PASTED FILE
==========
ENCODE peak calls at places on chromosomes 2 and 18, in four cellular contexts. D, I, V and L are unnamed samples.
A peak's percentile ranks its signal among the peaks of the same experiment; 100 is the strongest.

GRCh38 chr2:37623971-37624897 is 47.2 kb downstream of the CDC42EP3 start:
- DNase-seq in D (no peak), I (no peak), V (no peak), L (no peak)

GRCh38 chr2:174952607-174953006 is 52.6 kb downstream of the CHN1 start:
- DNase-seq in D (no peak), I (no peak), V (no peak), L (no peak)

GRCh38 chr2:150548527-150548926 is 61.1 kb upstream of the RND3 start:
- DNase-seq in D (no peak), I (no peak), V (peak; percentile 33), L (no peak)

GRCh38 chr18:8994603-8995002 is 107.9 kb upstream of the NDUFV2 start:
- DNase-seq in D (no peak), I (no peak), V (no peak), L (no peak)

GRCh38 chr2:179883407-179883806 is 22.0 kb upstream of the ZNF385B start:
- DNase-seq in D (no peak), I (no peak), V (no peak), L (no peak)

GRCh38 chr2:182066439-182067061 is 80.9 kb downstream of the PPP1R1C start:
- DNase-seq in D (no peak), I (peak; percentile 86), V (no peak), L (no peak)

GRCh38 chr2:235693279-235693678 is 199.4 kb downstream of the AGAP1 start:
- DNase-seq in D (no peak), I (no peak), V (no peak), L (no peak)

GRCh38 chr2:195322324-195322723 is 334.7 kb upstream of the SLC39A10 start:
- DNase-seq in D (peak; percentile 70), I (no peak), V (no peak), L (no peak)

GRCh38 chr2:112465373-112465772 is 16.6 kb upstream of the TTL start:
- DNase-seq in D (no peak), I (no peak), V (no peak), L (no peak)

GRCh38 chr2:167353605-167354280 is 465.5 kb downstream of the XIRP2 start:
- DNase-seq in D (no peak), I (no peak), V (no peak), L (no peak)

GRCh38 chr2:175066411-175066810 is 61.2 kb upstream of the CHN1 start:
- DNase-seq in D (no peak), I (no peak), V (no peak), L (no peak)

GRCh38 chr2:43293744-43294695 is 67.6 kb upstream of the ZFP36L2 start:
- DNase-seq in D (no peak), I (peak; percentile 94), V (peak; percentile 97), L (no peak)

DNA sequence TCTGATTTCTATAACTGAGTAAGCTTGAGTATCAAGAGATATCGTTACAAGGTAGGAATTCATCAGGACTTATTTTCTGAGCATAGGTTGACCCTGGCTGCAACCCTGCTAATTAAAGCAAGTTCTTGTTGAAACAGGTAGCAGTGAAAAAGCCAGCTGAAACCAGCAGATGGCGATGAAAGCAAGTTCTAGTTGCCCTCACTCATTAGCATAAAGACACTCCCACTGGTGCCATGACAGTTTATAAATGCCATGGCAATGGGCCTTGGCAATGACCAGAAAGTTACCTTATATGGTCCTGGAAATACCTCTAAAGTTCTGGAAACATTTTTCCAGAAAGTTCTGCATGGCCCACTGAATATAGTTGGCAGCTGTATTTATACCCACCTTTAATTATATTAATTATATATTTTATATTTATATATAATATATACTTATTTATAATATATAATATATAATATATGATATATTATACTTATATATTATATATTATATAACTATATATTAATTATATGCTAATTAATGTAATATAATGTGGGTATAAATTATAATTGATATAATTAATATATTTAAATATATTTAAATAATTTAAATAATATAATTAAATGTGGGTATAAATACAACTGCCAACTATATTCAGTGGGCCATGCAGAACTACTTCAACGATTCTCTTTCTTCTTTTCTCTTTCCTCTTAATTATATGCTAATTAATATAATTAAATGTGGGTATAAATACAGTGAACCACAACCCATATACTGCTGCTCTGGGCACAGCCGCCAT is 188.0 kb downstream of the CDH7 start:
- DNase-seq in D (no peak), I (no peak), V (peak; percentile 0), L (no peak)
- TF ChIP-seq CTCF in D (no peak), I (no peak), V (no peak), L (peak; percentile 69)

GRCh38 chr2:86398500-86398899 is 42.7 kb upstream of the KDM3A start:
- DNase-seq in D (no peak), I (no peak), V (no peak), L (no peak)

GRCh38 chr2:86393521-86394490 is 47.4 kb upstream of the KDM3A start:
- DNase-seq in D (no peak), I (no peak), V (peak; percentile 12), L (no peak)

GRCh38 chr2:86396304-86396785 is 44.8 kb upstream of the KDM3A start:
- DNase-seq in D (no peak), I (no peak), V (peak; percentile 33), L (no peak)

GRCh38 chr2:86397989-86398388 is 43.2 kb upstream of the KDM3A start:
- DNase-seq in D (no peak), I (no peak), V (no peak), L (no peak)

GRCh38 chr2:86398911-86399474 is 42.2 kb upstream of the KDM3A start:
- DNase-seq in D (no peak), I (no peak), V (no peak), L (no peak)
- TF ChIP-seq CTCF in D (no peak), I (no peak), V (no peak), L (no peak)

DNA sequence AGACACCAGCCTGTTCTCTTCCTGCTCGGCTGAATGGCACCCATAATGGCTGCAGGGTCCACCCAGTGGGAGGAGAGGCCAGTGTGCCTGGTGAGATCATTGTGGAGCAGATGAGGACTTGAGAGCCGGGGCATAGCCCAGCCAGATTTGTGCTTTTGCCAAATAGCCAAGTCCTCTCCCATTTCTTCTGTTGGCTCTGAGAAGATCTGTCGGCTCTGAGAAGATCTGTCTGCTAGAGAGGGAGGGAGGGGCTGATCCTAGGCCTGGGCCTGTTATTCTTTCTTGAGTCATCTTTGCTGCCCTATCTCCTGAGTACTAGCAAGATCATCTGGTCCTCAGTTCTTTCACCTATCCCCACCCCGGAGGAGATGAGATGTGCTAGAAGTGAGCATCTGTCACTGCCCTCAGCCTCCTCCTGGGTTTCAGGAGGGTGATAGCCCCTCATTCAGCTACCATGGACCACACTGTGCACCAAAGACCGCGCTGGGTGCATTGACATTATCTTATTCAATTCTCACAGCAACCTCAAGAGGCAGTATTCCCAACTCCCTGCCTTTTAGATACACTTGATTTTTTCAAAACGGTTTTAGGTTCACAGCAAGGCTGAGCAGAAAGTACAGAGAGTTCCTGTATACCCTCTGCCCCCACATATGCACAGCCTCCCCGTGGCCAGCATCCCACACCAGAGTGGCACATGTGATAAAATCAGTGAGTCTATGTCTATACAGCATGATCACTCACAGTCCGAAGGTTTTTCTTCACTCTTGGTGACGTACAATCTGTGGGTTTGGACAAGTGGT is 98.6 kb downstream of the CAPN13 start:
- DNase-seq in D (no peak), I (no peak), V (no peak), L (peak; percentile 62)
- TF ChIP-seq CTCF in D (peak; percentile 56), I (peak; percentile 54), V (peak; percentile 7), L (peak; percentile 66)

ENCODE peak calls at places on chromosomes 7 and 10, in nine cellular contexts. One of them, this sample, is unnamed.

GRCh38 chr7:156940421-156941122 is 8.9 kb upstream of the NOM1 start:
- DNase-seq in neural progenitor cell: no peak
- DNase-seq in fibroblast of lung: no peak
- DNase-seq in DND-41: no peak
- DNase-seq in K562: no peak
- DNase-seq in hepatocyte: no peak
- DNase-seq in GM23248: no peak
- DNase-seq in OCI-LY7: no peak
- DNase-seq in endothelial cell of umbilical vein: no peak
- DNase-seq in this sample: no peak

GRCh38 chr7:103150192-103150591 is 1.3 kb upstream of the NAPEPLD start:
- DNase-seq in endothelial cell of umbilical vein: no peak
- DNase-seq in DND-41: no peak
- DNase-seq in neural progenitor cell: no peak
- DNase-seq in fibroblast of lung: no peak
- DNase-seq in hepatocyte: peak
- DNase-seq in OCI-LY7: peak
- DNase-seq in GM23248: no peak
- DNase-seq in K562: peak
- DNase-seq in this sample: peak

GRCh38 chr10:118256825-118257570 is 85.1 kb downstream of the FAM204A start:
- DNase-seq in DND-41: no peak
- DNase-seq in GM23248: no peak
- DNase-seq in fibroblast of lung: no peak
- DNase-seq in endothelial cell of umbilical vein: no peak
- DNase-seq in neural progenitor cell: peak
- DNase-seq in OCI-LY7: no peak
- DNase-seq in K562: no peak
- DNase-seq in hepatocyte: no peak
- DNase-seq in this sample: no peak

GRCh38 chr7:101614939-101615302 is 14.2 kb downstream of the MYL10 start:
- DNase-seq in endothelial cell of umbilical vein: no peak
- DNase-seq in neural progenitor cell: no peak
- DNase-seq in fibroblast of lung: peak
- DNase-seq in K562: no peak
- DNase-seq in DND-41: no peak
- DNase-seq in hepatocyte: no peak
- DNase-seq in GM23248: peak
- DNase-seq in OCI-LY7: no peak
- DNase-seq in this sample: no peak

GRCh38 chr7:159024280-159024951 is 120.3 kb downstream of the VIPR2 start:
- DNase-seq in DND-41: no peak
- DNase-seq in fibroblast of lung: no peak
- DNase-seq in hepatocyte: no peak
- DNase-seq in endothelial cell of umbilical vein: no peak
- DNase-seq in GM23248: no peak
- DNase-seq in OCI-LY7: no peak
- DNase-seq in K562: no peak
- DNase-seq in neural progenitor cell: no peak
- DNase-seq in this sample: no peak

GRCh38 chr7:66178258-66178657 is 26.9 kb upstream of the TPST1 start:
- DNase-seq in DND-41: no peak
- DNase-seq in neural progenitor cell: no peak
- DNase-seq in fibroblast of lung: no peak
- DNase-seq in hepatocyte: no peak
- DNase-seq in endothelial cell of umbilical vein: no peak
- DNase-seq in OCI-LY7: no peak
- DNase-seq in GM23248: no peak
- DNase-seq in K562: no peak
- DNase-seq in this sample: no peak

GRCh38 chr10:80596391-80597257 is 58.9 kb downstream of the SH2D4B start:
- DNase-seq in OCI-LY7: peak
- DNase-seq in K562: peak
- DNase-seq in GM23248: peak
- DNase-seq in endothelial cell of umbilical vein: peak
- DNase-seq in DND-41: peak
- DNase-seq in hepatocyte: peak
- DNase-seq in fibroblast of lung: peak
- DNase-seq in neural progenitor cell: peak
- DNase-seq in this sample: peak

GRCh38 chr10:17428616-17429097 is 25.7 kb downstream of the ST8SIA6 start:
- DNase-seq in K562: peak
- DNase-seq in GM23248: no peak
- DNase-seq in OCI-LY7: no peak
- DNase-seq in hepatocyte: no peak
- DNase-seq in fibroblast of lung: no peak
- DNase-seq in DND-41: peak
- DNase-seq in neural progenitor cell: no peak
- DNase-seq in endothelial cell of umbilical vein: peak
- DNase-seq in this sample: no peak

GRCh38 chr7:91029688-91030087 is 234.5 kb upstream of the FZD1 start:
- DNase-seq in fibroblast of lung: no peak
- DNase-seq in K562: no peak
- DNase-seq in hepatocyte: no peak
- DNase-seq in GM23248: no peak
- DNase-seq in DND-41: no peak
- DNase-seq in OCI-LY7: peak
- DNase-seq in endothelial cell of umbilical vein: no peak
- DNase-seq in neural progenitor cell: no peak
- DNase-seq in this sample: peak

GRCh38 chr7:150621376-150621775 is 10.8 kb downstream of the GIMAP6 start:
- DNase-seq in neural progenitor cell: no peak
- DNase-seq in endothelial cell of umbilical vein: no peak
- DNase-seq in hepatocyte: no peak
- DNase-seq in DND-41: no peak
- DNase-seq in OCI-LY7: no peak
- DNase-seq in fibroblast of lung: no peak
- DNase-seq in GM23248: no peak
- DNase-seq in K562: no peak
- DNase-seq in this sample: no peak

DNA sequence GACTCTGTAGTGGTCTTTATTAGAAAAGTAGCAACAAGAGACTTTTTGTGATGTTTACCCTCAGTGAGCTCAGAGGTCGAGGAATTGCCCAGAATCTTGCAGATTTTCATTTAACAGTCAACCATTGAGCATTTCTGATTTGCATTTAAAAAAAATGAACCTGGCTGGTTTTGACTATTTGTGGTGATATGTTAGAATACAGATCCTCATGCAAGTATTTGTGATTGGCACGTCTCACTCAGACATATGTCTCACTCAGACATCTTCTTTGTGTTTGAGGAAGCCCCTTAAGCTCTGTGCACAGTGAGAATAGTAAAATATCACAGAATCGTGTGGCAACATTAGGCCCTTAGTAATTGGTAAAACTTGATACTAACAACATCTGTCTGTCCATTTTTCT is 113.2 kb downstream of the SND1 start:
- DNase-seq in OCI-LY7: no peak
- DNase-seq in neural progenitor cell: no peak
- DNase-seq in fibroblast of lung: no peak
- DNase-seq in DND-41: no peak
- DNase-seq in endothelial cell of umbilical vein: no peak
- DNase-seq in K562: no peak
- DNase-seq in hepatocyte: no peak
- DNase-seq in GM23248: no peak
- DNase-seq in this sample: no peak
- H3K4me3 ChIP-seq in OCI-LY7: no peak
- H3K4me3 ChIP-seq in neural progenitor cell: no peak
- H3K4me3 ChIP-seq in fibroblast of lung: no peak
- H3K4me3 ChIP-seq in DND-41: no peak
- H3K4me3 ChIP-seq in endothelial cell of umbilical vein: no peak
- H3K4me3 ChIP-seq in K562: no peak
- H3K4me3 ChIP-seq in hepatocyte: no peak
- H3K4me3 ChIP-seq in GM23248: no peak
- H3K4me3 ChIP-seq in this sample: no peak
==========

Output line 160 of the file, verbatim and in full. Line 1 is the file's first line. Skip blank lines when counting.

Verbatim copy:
- H3K4me3 ChIP-seq in K562: no peak